When is Schizophrenia not Schizophrenia? To Be or Not to Be…

Rossa Forbes wrote a fascinating article at the Mad in America website  —  see my permanent link — about her son’s schizophrenia diagnosis and his on-going recovery from treatment.  One thing among many struck me. She freely admits that when she learned his diagnosis, one of her reactions was to treat her son as if he were feebleminded. Not all the time, but you know how it is when someone seems out of touch or  unreachable, it isn’t difficult  to feel that maybe she or he really has lost a major portion of intellectual capacity…

But I don’t want to paraphrase, so rather than copy and paste Forbes’ piece here, I would prefer to link to it so you can read it for yourselves. While you are there, check out some of the other Mad in America stories by clicking on the Home button. Mad In America is an incredibly interesting website, and an important one. It has changed my thinking, encouraging me to continue my own investigations, pursuing thoughts that no one has ever before “permitted me.” Sometimes this feels scary even to me, dangerous too. Breaking one’s chains and shaking them off can indeed feel scary, no matter how badly one wants freedom. The only cure for it is to take the first step forward unshackled, breathing freely.

http://www.madinamerica.com/2012/06/holistic-recovery-from-schizophrenia-a-mother-and-sons-journey/

Already I have cut out one of my chains, my medications — lamotrigine–  without detrimental effect so far.  It has been a week and the one thing I was scared of, a return of the olfactory hallucinations, has not happened. I think I worried for nothing.  I still take another anticonvulsant, so as I suspected, the lamotrigine was probably overkill. Why was I on it in the first place? I do know that I never needed lamotrigine as a “mood stabilizer.” As I recall, some doctor switched me to it from valproic acid or carbamazepine which I was taking initially for the hallucinations, caused by temporal lobe seizures. He thought I was taking an anticonvulsant for mood stabilization, and never consulted me, and so from then on it was simply assumed by all the hospital personnel that lamotrigine was primarily a mood stabilizer…

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I am wondering about my post title. I chose it thinking about Mad in America and Rossa’s Op-Ed. And yet, she did not necessarily disavow the diagnosis, just the medical model and the treatment. At least that is how it appears, since the title of her book-to-be uses the word schizophrenia…I myself would prefer throw that baby out with the bathwater and reconsider the whole affair. Instead of trying to resuscitate a lifeless baby, perhaps we should recognize that the plastic baby doll was always lifeless, and start casting about for something real. What I mean by that is, maybe there is absolutely nothing to the notion of schizophrenia. Is it possible that we all believe there is something there, when there is nothing, nothing at all? Am I crazy to say this? I do not deny suffering. I do not deny that I myself experience phenomena and feel things and hear things and suffer. And I certainly do not deny that others feel and hear and see and experience things. They certainly have their experiences. But, and this is the heart of the matter: Just because we have these experiences, does that mean they constitute a construct, a real thing, an entity, an illness per se? Why? Why can I not have these experiences by themselves without them having to be something, without them having to be an it?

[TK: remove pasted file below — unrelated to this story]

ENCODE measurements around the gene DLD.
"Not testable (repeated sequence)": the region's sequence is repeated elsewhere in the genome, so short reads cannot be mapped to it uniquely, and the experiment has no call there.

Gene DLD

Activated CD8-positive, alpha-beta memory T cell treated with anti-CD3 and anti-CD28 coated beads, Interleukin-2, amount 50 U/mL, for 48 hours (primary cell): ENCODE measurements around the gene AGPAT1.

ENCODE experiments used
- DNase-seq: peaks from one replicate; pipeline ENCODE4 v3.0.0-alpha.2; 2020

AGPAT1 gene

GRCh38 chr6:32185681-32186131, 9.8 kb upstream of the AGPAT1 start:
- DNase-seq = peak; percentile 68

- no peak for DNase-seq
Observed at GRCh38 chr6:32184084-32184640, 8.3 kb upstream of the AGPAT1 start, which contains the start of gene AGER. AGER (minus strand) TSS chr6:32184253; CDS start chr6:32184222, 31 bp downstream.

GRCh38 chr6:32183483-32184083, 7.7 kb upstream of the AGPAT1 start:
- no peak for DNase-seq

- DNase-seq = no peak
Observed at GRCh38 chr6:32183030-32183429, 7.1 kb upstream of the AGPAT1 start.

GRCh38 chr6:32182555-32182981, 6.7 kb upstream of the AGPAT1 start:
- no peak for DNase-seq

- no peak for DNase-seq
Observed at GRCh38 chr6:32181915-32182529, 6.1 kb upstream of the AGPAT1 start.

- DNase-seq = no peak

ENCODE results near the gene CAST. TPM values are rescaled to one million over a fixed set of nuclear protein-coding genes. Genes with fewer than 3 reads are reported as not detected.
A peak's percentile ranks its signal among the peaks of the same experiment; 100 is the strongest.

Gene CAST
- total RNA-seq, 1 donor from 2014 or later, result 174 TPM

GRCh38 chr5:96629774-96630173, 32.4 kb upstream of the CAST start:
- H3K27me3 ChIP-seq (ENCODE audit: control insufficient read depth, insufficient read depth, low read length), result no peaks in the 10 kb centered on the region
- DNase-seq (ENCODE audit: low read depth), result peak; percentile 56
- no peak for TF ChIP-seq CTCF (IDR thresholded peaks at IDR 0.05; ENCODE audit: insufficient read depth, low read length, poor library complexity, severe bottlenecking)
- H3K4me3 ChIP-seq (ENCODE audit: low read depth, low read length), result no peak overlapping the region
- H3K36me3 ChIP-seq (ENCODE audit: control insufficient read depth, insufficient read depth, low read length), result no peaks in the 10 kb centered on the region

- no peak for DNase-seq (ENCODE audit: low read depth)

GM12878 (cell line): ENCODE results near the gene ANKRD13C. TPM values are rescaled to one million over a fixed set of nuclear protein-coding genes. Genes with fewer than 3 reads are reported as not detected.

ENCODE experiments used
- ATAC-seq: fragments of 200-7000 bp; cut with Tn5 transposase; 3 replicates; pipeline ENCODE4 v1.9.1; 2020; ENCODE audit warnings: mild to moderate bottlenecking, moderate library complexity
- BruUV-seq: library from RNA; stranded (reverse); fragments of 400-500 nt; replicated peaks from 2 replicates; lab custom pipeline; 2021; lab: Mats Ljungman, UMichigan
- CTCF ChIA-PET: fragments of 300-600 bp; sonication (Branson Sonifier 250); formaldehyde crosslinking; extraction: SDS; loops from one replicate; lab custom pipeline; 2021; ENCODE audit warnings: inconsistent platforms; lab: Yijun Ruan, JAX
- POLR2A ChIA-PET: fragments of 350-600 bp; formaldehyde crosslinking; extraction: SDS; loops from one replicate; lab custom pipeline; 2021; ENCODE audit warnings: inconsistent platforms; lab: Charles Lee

I am serious. If we did not make all these experiences into something, if we did not scoop up each little experience and mash them all into one big Thing and wrap it up and label it bad, bad, bad, and then hand ourselves over to the psychiatrists to diagnose and treat and to Big Pharma to medicate, not to mention Big Insur to rob us blind for doing nothing, if we did not allow all of that to happen because we decided that our experiences were valid experiences, not invalid and sick, but honest and real experiences that needed to be honored, taken seriously, not scorned or contemned, what would happen?

Wow, I wonder. I wonder.

Psychiatric Crisis Intervention: How to Avoid Restraints and Violence

 

*Note that when I write of a psychiatric crisis, I mean a patient who is not actively on street drugs. I cannot speak to any situation where someone has been taking unknown quantities of unknown chemicals. In such a situation I have absolutely no experience.

That said, I would like to tell you a few simple things about dealing with an unarmed, undrugged person who seems agitated and paranoid. It is true that I speak of myself, but I believe that the only difference between me and a two hundred fifty pound man, is only size and the fear factor. I think that there is no reason on earth why he would not respond to the following interactions just as well as I know I would.

First all of, remember that the person you are dealing with is indeed agitated, and is if paranoid  by definition terrified. Keep that uppermost in your mind, because everything you do will be evaluated by her in terms of what threat it poses. If you frighten her or threaten her, she will become much more  unpredictable, and the probability of violence increases enormously.